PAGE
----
iPolitics : citizens, elections, and governing in the new media era / [edited by] Richard L. Fox, Jennifer M. Ramos.Material type: BookPublisher: New York : Cambridge University Press, 2012Description: xviii, 303 p. : ill. ; 24 cm.ISBN: 9781107015951 (hardback); 1107015952 (hardback); 9781107667655 (paperback); 1107667658 (paperback).Subject(s): Political participation -- Technological innovations -- United States | Communication in politics -- Technological innovations -- United States | Internet in political campaigns -- United States | Mass media -- Political aspects -- United States | Internet in public administration -- United States | Internet -- Political aspects -- United StatesDDC classification: 320.0285/4678
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|წიგნები||სამართლისა და პოლიტიკის სკოლის ბიბლიოთეკა საცავი||320.0285/4678||Available|
Includes bibliographical references and index.
Machine generated contents note: Introduction Richard L. Fox and Jennifer M. Ramos; Part I. The Shifting Media Universe and News Consumers: 1. More sources, better informed public? new media and political knowledge Zoe Oxley; 2. Rethinking television's relationship to politics in the post-network era Jeffrey Jones; 3. Interplay: political blogging and journalism Richard Davis; Part II. Campaigns and Elections in the New Media Environment: 4. YouTube and TV advertising campaigns: Obama vs. McCain in 2008 Anne Crigler, Marion Just, Lauren Hume, Jesse Mills, and Parker Hevron; 5. E-campaigns in Old Europe: observations from Germany, Austria, and Switzerland Urs Gasser and Jan Gerlach; 6. The rise of web-campaigning in Finland Tom Carlson and Kim Strandberg; Part III. Civic Mobilization and Governance in the New Information Age: 7. Preaching to the choir or converting the flock: presidential communication strategies in the age of three medias Matthew Baum; 8. Twitter and Facebook: new ways for members of Congress to send the same old messages? Jennifer L. Lawless; 9. The dog that didn't bark: Obama, Netroots Progressives, and healthcare reform Matthew R. Kerbel; 10. New media and political change: lessons from internet users in Jordan, Egypt, and Kuwait Deborah Wheeler and Lauren Mintz.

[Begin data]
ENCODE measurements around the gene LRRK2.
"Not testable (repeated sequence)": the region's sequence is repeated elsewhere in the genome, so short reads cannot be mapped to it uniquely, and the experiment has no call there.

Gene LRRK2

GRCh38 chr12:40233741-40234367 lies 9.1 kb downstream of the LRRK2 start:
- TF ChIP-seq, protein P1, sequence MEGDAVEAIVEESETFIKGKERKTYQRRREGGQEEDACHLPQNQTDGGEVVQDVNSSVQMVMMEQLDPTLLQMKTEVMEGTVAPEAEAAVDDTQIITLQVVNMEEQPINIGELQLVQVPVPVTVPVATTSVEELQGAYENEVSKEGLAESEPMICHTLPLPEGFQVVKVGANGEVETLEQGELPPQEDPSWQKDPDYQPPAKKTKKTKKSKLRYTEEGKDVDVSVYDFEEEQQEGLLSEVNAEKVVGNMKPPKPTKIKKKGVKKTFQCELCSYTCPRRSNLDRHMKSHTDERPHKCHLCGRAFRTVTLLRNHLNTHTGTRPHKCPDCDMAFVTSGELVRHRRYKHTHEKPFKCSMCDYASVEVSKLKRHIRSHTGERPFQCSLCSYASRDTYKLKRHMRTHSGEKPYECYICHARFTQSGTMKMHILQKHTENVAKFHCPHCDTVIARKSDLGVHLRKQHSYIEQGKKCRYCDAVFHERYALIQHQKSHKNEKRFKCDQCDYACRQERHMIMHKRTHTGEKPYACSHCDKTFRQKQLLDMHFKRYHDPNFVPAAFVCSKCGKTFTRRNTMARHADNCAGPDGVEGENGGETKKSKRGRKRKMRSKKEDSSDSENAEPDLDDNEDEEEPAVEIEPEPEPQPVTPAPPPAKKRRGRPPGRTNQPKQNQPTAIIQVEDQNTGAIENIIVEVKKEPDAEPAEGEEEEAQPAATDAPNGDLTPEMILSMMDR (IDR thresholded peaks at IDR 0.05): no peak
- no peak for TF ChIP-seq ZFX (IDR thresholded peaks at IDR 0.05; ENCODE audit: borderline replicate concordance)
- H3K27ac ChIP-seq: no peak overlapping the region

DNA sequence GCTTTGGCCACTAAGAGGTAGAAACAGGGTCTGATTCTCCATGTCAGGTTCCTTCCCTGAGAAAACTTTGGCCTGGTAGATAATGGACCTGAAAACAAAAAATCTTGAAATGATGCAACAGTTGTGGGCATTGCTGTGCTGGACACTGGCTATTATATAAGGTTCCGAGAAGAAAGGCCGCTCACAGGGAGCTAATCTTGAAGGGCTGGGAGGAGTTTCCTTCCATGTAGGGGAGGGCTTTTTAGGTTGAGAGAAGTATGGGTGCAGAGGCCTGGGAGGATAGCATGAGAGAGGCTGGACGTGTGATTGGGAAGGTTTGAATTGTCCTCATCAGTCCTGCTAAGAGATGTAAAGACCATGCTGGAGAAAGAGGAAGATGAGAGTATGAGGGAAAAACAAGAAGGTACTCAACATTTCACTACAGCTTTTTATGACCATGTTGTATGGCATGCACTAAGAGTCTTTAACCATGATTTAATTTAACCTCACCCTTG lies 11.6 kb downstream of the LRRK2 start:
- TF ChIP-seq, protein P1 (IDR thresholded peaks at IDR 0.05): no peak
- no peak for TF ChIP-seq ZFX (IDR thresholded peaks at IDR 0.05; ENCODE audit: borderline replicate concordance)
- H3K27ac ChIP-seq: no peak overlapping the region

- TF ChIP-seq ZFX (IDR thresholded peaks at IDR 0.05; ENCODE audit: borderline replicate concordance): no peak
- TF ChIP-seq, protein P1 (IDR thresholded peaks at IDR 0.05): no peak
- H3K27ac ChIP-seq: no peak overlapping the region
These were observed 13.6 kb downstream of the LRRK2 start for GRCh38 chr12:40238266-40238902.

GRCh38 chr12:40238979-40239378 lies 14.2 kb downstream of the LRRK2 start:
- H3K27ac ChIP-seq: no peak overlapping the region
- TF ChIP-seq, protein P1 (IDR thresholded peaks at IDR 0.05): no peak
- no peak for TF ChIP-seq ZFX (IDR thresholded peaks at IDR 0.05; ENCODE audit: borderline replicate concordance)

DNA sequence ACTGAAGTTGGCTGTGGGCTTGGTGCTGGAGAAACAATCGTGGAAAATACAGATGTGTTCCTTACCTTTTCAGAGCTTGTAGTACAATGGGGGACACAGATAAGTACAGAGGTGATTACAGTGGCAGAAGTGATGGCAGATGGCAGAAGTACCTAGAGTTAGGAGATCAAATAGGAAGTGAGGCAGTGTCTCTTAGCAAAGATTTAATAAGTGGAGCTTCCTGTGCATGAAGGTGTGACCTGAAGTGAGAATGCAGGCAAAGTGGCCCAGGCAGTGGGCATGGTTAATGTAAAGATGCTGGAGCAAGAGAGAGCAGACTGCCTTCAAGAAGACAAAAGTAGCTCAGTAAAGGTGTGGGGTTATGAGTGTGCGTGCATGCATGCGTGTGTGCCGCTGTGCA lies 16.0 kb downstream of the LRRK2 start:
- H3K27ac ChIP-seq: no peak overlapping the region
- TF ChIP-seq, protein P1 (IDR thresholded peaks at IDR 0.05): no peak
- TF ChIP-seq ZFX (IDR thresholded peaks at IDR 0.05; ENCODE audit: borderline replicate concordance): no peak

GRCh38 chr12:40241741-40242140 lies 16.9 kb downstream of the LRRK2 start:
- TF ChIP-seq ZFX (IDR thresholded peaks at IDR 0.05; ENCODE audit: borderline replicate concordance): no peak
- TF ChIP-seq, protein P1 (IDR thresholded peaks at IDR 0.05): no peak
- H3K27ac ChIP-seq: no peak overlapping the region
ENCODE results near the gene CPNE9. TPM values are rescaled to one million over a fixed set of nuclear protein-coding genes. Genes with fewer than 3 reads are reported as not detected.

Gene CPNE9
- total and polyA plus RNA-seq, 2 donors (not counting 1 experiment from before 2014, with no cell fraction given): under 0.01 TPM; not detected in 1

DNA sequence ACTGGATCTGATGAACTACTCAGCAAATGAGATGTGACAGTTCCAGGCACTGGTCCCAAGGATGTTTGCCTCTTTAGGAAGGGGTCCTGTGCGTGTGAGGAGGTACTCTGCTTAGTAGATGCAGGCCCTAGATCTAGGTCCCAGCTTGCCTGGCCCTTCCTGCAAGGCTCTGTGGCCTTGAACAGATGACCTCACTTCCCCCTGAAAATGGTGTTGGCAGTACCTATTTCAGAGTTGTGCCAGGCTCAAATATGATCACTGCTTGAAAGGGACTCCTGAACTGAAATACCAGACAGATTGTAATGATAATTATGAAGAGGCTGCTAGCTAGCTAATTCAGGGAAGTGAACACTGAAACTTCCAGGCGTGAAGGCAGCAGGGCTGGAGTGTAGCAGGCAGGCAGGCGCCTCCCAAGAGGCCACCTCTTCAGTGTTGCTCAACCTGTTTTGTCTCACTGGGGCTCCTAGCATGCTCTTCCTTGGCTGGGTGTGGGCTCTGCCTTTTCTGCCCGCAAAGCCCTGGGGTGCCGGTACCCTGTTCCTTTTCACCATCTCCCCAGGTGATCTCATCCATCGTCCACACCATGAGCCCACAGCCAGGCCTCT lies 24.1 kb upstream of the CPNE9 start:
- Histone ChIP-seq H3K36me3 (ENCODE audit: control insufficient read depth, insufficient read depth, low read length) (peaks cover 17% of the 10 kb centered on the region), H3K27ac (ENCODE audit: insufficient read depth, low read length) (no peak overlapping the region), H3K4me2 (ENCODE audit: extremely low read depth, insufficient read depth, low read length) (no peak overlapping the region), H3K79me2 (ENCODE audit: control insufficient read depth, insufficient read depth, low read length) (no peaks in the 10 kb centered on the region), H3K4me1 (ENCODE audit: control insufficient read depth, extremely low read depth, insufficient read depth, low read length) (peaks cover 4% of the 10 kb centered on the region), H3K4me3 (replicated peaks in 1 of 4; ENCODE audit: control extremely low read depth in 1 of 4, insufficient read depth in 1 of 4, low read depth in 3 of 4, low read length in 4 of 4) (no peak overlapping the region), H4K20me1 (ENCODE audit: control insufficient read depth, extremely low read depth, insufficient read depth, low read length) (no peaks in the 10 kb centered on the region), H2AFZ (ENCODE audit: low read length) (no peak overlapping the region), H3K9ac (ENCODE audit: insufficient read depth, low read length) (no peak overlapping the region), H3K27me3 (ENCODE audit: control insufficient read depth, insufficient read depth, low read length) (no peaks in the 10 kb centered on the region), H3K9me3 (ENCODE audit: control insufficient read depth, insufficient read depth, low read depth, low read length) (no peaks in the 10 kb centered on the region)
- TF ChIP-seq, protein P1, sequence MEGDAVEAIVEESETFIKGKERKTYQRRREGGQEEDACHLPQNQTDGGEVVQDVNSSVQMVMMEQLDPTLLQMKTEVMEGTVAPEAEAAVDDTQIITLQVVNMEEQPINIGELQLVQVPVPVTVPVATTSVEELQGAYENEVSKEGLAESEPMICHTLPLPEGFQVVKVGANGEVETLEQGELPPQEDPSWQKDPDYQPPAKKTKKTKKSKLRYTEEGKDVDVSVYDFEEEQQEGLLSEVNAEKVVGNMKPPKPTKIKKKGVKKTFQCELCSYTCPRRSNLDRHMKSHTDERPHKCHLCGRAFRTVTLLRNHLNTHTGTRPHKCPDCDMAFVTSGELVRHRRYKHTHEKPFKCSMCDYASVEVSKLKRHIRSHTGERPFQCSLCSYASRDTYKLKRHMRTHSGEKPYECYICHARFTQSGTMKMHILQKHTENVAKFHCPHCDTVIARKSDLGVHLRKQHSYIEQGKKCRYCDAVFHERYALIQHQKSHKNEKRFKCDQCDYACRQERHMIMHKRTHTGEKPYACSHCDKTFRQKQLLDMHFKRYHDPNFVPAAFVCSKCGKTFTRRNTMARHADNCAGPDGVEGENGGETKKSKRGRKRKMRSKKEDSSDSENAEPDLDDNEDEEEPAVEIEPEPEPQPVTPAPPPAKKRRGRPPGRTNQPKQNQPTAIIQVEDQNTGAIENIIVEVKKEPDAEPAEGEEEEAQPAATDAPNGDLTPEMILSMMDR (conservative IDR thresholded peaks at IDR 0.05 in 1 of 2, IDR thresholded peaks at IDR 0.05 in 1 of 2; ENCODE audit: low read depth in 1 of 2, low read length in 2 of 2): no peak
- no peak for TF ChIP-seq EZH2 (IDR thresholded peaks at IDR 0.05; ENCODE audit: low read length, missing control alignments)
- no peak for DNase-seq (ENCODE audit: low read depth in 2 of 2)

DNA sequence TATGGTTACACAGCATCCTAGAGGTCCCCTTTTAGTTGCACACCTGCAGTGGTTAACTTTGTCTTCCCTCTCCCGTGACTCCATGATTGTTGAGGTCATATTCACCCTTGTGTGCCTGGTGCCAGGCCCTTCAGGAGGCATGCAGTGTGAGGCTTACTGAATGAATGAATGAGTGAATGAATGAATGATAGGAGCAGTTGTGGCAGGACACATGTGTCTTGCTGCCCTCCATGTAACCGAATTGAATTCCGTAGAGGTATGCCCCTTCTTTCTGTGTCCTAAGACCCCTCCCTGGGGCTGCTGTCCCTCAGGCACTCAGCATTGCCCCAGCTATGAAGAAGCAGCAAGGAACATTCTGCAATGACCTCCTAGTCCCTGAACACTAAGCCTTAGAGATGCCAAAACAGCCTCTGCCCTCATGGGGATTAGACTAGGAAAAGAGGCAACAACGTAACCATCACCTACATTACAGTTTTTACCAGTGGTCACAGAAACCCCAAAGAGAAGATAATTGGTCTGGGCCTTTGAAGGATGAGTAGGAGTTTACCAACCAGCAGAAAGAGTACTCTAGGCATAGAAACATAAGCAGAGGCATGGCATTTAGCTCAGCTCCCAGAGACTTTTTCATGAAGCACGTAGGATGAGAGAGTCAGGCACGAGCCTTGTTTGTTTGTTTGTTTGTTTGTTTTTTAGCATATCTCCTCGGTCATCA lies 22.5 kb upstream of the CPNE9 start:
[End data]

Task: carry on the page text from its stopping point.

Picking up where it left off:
"IPolitics provides a current analysis of new media's effect on politics. Politicians rely on Twitter, Facebook, and YouTube to exercise political power. Citizens around the world also use these tools to vent political frustrations, join political groups, and organize revolutions. Political activists blog to promote candidates, solicit and coordinate financial contributions, and provide opportunities for volunteers. iPolitics describes the ways in which new media innovations change how politicians and citizens engage the political arena. Most importantly, the volume emphasizes the implications of these changes for the promotion of democratic ideals. Among other things, contributors to this volume analyze whether the public's political knowledge has increased or decreased in the new media era, the role television still plays in the information universe, the effect bloggers have had on the debate and outcome of healthcare reform, and the manner in which political leaders should navigate the new media environment. While the majority of contributors examine new media and politics in the United States, the volume also provides a unique comparative perspective on this relationship using cases from abroad"--Provided by publisher.